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Prototype Design Pattern, UML diagram, Java Example



Specify the kinds of objects to create using a prototypical instance, and create new objects by copying this prototype.

Class Diagram



  • Prototype
    • declares an interface for cloning itself.
  • ConcretePrototype.
    • implements an operation for cloning itself.
  • Client.
    • creates a new object by asking a prototype to clone itself.

Example: Product Cache

When object instantiation is a lot more expensive than cloning, Prototype pattern may offer a useful optimization technique.

Example assumptions:

  • An e-commerce application gathers product information trough complex queries against a legacy database.
  • The legacy database is updated at predefined intervals which are known.
  • The number of products allows caching with a reasonable memory consumption.

When a user asks for information for a certain product the application could gather that information in two ways:

  1. execute the complex query against legacy database, gather the information, and instantiate the object.
  2. instantiate the objects at predefined intervals and keep them in a cache, when an object is requested, it is retrieved from cache and cloned. When the legacy database is updated, discard the content of the cache and re-load with new objects.

The second approach is based on Prototype pattern and it is illustrated below:

Example: Class Diagram

Prototype Example

Example: Java sample code

    	package com.apwebco.patterns.gof.prototype;
	public abstract class Product implements Cloneable {
		private String SKU;
		private String description;	
		public Object clone() {
			Object clone = null;
			try {
				clone = super.clone();
			} catch (CloneNotSupportedException e) {
			return clone;
		public String getDescription() {
			return description;
		public String getSKU() {
			return SKU;
		public void setDescription(String string) {
			description = string;
		public void setSKU(String string) {
			SKU = string;
	public class Book extends Product {
		private int numberOfPages;

		public int getNumberOfPages() {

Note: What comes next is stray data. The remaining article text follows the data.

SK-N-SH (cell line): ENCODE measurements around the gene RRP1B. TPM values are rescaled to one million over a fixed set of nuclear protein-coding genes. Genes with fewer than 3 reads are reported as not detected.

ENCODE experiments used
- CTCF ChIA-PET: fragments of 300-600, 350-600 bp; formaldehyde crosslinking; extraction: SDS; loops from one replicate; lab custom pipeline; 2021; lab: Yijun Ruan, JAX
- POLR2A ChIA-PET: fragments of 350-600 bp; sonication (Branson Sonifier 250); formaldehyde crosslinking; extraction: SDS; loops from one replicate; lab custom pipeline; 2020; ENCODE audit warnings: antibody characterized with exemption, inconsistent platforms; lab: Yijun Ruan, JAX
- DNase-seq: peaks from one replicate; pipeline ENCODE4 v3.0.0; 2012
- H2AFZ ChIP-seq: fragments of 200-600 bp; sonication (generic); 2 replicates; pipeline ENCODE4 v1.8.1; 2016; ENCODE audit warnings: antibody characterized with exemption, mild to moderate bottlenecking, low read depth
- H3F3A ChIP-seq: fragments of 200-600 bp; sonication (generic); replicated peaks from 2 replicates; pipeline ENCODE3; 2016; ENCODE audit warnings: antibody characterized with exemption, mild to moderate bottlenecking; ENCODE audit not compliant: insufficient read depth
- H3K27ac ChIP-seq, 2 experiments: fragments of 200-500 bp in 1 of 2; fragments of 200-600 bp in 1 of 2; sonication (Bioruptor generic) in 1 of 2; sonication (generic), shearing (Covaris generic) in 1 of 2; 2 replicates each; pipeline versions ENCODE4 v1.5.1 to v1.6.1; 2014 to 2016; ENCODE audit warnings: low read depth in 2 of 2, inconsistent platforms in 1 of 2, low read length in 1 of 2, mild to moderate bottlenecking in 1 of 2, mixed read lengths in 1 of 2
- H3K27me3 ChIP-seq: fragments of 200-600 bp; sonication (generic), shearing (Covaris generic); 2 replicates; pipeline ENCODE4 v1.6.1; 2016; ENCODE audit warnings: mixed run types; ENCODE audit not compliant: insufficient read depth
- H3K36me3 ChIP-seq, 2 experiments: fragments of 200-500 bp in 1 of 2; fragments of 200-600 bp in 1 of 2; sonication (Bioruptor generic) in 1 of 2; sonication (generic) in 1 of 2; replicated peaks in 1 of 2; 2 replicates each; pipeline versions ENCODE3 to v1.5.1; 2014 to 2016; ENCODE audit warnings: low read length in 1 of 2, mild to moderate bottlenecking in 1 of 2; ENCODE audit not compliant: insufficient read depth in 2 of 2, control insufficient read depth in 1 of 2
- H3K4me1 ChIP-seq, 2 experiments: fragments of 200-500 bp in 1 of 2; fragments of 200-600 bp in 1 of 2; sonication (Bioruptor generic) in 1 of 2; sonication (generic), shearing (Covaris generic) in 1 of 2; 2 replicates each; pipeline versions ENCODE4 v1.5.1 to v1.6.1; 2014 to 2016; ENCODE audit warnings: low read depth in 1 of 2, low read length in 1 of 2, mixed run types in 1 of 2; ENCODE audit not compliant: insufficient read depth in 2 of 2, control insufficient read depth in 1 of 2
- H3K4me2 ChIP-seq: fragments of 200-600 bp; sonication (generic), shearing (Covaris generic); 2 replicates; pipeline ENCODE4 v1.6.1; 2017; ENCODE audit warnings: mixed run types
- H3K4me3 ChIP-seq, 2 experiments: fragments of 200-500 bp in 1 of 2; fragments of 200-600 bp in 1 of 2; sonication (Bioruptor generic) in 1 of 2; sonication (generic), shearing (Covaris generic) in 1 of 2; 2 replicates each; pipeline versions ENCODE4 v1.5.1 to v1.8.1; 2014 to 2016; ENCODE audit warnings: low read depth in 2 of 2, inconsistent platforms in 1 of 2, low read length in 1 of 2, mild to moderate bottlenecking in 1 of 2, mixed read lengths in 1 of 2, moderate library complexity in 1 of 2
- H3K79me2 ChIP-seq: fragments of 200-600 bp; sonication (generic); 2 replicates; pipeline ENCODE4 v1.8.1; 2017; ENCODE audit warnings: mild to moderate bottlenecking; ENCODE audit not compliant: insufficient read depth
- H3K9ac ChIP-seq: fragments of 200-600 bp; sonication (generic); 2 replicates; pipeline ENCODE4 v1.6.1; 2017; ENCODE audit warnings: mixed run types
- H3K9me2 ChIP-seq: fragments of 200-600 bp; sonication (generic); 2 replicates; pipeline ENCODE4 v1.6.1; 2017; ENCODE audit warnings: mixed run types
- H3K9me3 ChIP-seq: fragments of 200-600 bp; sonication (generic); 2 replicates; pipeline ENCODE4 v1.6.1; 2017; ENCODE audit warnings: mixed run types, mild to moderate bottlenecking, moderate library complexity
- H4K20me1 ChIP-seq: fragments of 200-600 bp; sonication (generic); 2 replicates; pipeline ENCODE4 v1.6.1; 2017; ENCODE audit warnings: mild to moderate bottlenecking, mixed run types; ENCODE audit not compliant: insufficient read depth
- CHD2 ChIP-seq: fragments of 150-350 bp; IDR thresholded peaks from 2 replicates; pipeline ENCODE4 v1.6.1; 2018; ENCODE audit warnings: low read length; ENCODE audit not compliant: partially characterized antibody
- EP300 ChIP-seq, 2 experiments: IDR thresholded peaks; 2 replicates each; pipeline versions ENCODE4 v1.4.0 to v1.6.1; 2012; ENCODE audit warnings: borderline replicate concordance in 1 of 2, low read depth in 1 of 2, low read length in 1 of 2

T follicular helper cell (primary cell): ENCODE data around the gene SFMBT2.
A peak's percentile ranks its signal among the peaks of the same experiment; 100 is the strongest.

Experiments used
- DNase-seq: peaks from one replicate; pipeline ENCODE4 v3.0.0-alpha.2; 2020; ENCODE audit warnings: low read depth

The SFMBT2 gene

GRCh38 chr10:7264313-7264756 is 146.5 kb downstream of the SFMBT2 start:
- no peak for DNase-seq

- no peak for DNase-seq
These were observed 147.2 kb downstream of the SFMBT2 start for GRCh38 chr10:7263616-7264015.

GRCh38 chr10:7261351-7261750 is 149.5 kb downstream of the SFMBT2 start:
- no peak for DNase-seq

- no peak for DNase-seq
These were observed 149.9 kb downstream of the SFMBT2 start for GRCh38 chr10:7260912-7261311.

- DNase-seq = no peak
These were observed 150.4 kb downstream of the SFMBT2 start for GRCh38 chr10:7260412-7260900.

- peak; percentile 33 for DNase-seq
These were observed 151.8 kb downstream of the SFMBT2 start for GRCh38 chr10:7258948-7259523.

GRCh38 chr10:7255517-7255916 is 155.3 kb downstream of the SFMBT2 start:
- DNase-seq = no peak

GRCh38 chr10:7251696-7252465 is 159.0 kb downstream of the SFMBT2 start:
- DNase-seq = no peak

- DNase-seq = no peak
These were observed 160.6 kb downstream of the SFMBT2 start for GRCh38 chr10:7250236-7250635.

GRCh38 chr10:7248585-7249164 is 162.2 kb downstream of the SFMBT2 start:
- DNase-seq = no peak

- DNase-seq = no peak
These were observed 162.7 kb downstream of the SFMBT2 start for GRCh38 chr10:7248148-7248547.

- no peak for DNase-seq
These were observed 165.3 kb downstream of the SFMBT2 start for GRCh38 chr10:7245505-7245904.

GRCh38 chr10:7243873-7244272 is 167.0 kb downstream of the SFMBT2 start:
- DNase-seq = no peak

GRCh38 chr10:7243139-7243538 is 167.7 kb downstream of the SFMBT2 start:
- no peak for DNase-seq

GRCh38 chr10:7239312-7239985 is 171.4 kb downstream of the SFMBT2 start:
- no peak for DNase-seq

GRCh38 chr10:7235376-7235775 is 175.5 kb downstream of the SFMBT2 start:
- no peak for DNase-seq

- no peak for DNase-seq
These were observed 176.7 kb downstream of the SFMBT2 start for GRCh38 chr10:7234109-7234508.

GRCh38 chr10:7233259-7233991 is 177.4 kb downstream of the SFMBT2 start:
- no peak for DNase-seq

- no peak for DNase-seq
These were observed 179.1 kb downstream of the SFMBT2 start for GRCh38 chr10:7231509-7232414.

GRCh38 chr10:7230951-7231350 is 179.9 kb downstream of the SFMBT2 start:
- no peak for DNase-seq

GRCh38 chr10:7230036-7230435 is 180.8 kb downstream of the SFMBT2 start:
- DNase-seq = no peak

return numberOfPages;
		public void setNumberOfPages(int i) {
			numberOfPages = i;
	public class DVD extends Product {
		private int duration;

		public int getDuration() {
			return duration;
		public void setDuration(int i) {
			duration = i;
	import java.util.*;
	public class ProductCache {
		private static Hashtable productMap = new Hashtable();

		public static Product getProduct(String productCode) {
			Product cachedProduct = (Product) productMap.get(productCode);
			return (Product) cachedProduct.clone();

		public static void loadCache() {
			// for each product run expensive query and instantiate product
			// productMap.put(productKey, product);
			// for exemplification, we add only two products
			Book b1 = new Book();
			b1.setDescription("Oliver Twist");
			productMap.put(b1.getSKU(), b1);
			DVD d1 = new DVD();
			productMap.put(d1.getSKU(), d1);
	public class Application {
		public static void main(String[] args) {

			Book clonedBook = (Book) ProductCache.getProduct("B1");
			System.out.println("SKU = " + clonedBook.getSKU());
			System.out.println("SKU = " + clonedBook.getDescription());
			System.out.println("SKU = " + clonedBook.getNumberOfPages());

			DVD clonedDVD = (DVD) ProductCache.getProduct("D1");
			System.out.println("SKU = " + clonedDVD.getSKU());
			System.out.println("SKU = " + clonedDVD.getDescription());
			System.out.println("SKU = " + clonedDVD.getDuration());


  • Adding and removing products at runtime.
  • Specifying new objects by varying values.
  • Specifying new objects by varying structure.
  • Reduced subclassing.
  • Configuring an application with classes dinamincally.


  • When the classes to instantiate are specified at run time.
  • When you want to avoid building a class hierarchy of factories that parallels the class hierarchy of products.
  • When instances of a class can have one of only a few combinations of state.